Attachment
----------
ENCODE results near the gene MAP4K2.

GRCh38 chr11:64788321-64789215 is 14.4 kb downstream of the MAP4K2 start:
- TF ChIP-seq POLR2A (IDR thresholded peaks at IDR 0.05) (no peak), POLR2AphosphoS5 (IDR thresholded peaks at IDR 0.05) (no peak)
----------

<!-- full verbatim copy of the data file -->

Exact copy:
ENCODE results near the gene MAP4K2.

GRCh38 chr11:64788321-64789215 is 14.4 kb downstream of the MAP4K2 start:
- TF ChIP-seq POLR2A (IDR thresholded peaks at IDR 0.05) (no peak), POLR2AphosphoS5 (IDR thresholded peaks at IDR 0.05) (no peak)